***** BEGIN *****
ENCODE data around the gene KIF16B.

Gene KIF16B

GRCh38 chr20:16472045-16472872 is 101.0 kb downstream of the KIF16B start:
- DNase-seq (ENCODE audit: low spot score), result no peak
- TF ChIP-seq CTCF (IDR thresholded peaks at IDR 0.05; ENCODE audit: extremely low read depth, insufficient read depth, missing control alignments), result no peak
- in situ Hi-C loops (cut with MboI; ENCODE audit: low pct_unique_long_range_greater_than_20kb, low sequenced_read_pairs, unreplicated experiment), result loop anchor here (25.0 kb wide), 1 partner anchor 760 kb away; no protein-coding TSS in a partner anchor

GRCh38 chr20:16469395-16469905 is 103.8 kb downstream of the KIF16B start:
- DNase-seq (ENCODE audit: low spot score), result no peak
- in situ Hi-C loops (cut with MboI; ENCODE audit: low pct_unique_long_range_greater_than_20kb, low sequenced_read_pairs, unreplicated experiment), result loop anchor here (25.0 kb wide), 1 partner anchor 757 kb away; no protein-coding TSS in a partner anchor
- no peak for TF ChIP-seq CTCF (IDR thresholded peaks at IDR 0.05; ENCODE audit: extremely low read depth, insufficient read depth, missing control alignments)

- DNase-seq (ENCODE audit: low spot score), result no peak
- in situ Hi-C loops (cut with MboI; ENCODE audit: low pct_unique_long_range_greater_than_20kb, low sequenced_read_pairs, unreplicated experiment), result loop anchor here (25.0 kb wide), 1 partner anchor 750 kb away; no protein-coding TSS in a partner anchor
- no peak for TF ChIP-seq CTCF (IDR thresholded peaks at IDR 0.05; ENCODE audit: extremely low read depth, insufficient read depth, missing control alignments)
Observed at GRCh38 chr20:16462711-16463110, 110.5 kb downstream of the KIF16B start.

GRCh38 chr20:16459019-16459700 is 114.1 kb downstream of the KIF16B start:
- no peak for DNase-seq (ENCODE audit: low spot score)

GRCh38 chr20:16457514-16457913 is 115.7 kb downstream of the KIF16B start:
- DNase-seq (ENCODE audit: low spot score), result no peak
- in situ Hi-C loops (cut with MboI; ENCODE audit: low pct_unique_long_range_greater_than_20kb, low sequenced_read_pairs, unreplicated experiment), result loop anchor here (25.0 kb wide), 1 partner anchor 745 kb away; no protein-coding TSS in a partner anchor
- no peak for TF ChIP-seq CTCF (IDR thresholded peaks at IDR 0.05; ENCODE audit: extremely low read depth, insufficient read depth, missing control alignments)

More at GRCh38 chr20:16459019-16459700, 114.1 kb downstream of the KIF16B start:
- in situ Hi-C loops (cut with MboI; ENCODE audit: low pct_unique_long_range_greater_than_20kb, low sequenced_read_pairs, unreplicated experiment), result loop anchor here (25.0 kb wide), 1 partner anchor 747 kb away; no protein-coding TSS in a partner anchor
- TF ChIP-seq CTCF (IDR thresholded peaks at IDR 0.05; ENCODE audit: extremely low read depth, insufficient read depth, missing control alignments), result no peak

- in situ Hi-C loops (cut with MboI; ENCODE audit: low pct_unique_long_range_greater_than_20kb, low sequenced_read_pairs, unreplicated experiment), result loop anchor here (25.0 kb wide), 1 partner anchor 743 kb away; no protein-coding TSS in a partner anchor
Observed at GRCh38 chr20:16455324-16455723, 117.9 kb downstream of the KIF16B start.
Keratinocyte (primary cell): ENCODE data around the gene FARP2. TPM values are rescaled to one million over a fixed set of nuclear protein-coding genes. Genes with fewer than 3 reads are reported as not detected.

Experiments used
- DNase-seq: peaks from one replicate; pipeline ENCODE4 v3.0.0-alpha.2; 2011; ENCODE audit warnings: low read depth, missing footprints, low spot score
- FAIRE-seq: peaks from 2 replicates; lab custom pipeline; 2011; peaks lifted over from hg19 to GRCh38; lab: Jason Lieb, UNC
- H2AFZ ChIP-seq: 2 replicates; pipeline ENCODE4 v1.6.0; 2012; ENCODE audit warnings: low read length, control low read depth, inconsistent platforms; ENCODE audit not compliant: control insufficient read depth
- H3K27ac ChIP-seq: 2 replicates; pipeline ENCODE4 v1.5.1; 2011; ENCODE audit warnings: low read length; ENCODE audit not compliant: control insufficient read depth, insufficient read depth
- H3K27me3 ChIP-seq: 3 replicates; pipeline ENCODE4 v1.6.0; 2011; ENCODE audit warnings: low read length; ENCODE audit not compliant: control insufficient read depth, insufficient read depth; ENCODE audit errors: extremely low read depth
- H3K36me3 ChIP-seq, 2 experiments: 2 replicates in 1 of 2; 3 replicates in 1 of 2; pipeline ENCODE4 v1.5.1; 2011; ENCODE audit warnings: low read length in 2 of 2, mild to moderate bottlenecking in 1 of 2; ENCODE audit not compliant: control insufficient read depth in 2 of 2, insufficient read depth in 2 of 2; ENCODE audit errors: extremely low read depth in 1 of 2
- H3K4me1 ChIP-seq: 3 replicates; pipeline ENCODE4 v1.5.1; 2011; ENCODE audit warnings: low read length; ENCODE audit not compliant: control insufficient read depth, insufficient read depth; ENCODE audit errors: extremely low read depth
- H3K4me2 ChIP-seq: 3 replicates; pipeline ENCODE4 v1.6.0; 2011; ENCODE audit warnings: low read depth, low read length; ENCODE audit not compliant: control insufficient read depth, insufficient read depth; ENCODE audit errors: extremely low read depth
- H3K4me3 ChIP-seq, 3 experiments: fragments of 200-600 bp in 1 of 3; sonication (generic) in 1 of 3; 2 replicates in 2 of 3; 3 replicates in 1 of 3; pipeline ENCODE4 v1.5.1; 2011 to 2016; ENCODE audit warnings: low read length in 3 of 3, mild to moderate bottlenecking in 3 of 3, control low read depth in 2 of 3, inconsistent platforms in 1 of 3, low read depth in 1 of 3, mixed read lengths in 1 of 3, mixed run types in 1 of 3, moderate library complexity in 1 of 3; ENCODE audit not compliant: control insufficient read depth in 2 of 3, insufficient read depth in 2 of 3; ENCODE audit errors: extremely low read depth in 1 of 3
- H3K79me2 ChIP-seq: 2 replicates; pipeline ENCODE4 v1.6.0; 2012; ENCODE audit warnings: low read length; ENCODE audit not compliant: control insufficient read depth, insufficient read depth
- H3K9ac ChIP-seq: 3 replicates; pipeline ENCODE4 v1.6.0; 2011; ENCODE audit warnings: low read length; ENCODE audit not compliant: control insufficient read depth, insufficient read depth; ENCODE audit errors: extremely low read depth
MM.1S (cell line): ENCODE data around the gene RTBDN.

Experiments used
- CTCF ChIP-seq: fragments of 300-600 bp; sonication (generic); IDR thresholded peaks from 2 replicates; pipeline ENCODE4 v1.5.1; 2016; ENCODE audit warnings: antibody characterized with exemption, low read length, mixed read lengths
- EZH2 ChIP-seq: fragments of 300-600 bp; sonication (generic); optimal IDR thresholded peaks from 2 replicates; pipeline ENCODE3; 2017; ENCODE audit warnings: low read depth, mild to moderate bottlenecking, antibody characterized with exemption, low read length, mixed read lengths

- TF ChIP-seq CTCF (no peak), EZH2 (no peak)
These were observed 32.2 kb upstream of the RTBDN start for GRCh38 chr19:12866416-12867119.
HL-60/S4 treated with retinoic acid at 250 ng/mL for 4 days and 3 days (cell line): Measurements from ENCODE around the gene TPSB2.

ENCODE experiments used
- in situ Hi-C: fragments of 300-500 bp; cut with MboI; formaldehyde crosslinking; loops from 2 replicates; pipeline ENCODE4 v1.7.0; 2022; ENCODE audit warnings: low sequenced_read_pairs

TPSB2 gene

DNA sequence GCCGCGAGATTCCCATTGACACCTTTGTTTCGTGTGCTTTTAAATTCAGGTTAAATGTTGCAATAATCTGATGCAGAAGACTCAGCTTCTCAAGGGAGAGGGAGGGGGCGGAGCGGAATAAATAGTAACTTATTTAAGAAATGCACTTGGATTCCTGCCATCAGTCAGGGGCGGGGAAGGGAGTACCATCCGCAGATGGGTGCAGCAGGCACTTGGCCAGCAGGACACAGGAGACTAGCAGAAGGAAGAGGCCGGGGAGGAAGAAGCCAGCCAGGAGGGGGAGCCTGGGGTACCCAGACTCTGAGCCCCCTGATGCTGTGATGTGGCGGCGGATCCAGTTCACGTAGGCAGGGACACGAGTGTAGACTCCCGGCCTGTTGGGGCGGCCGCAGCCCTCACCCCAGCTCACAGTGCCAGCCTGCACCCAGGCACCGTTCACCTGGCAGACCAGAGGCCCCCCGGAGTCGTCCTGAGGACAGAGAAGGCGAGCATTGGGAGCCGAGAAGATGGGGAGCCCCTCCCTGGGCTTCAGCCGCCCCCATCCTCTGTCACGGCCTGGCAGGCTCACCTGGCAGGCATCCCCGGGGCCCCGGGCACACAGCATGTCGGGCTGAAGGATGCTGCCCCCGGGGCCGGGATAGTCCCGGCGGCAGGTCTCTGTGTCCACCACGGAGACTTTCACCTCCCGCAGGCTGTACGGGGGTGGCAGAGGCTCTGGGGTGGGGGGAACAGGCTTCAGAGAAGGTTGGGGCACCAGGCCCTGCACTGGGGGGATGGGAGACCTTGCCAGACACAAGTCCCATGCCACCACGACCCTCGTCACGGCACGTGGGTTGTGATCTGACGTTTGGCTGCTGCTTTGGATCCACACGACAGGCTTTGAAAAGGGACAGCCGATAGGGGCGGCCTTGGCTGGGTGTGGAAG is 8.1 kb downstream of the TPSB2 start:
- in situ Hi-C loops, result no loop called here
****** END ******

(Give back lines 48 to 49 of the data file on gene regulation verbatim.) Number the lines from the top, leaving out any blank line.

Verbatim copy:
TPSB2 gene

DNA sequence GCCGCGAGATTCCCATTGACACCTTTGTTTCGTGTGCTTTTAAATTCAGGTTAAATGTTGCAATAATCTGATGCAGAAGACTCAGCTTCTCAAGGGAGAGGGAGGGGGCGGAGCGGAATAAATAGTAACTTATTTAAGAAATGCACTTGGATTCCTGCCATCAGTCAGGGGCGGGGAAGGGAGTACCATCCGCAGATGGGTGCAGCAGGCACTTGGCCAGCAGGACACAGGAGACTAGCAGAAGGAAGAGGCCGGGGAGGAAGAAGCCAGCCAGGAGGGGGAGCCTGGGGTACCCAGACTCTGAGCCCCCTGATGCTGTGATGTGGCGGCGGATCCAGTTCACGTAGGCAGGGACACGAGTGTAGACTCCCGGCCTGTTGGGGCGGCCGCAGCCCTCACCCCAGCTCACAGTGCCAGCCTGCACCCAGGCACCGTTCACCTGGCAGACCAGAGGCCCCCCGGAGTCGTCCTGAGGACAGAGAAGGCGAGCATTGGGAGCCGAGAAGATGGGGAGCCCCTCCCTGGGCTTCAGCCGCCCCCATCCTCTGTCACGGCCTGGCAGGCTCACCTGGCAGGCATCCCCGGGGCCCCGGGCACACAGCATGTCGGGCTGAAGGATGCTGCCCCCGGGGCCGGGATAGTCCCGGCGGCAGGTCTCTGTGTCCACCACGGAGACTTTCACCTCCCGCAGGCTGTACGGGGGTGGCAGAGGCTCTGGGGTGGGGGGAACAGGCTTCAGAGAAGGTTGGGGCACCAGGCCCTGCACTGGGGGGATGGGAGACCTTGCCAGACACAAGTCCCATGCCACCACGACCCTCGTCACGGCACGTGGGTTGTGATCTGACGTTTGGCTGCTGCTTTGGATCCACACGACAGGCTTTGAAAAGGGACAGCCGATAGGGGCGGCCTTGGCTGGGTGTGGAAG is 8.1 kb downstream of the TPSB2 start: